Following is the prepared text of President Carter's remarks at a reception yesterday honoring Pope John Paul II.
My friends, fellow Americans of every faith -- I greet you here today with both pride and pleasure.
We have been privileged to meet at the White House with an extraordinary man -- Pope John Paul -- one who will mean even more to us and to the world as we move to meet the complex challenges which inevitably will confront us.
Our nation was not founded to deny human beings a life of the spirit, but to welcome the spiritual into our lives -- and I join all Americans in welcoming Pope John Paul with open hearts into the lives of a free nation.
As a scholar, a poet, a philosopher and a pastor, you have come to know us and to talk about gentleness, humility, forgiveness and love. You have taught us that we are not perfect, and that we are responsible for our own behavior.
You show a particular concern for human dignity. You know that many are fearful, but that a person with faith need not be afraid. Our religious faith is, indeed, relevant to the modern world.
We have been greatly blessed in this country. We know that to whom much has been given, much will be required. You have reminded us of our responsibilities.
America was founded to give a home to all who sought religious freedom. For us today, freedom of religion is not just a valued relic of national pride. It is a practical necessity for our nation's forward course.
For, as we face difficult, painful, often disheartening transformations in our lives, now, as never before, our nation needs all the spiritual strength that has been gained and nurtured through our long history of freedom.
Long before he became pope, Karol Wojtyla, as a priest in his native Poland, wrote these words of poetry:
"We stand in front of our future. . .
Which opens and closes at the same time.
This afternoon Pope John Paul and I met alone in the Oval Office, and discussed the future.
We share a belief that the church must in no way be confused with the political community, nor bound to any political system."
But we also spoke of opportunities we might pursue together.
We will work to renew the spiritual strength that can bear us beyond the blind materialism to true caring for one another -- in our families, in our communities, in our nations, and in our world. And we will pursue this goal through action, not just words.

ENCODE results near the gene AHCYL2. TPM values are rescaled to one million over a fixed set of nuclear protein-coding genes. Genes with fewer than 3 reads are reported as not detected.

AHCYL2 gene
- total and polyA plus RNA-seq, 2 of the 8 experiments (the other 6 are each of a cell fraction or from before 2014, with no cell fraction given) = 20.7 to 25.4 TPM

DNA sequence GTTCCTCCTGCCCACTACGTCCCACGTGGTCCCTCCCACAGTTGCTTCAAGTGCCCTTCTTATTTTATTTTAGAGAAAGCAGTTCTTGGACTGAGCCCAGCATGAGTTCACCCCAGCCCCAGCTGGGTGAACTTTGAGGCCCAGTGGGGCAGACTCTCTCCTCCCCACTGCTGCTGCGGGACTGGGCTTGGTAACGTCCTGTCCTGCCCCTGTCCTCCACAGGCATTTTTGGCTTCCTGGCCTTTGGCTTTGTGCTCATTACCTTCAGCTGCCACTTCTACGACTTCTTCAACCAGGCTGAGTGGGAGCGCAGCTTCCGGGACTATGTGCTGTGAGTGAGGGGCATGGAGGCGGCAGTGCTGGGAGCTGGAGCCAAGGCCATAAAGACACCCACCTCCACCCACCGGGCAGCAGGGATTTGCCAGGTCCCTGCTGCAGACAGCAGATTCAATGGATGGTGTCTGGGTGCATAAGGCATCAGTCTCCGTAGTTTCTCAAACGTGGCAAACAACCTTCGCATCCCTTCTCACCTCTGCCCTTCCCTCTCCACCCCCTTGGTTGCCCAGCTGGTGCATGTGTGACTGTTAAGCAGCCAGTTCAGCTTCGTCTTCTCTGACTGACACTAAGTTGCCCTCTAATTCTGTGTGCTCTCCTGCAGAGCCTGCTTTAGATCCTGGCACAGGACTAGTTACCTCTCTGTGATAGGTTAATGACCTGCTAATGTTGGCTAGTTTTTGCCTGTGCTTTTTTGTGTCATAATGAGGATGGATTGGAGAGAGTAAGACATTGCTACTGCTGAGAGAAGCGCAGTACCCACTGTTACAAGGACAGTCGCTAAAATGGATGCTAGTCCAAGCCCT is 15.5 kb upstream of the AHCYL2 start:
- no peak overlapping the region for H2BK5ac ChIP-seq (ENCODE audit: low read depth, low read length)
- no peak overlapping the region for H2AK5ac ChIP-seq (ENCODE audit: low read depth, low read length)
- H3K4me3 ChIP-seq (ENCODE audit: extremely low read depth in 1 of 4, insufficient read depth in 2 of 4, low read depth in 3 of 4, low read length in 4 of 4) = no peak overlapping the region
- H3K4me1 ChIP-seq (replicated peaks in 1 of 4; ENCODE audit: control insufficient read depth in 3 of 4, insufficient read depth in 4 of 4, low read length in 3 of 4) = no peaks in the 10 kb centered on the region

I join His Holiness in urging all individuals and nations of the world to alleviate the hunger of people and the homelessness of refugees -- not as political acts, but as acts of humanitarian concern. We cannot profess to love humanity and watch hundreds of thousands of men, women and children die in a human tragedy we can prevent with prompt and generous action.
In another area of opportunity -- concern and action on behalf of human rights -- we have long shared a common purpose. As His Holiness has written. "The essential sense of the state, as a political community, consists in that the society and people composing it are master and sovereign of their own destiny."
We call on all people and all nations to look beyond ancient hatreds, differences in race, customs, traditions and beliefs -- to see the shared humanity in every other human being. Whenever state and religion can do that, then violations of the human rights of any person anywhere in the world -- whatever cause may be claimed in justification -- will be seen to be, as Your Holiness has so accurately described them: "warfare on humanity" itself.
It is abhorrent in our time to allow differences in the way God's children worship the same Father to wound each other, when our common faith could do so much to heal each other.
All of us share full responsibility for seizing another opportunity; in a world filled with weapons there can be no more urgent passion than to wage and win the struggle for peace -- for the sake of every living thing.
We must, above all, wrest the fateful lightning of nuclear destruction from the hands of man. We must successfully conclude our nuclear arms agreements, and in this continuing effort we must find a way to end the threat of nuclear annihilation forever.
The age of nuclear weaponry can be either long or short, as we choose. We must continue the common struggle for peace.
In closing, let me repeat the phrase from your poem: "We stand in front of our future."
Fellow Americans, in the presence of this good man, as we pause quietly for these few minutes in our sometimes frantic pace, we ask ourselves: What is important? Waht is progress? What are we creating which we need to fear? In his last hours, Jesus prayed for his disciples, "Holy Father, keep them in thy name, which thou has given me, that they may be one, even as we are one." And we are reminded: "God is love."
Let all of us here today of every faith stand as one -- for peace and justice and for love.
Let us vow that what our Creator has made -- human life and human spirit -- we shall not destroy.
Let us simply choose to change the world -- as best we can -- each from our individual place, but towards the common purposes of just societies on a peaceful planet.
Our new friend, the people of my country have waited a long time for this meeting.
As human beings each acting for justice in the present -- and striving together towards a common future of peace and love -- let us not wait so long to meet again.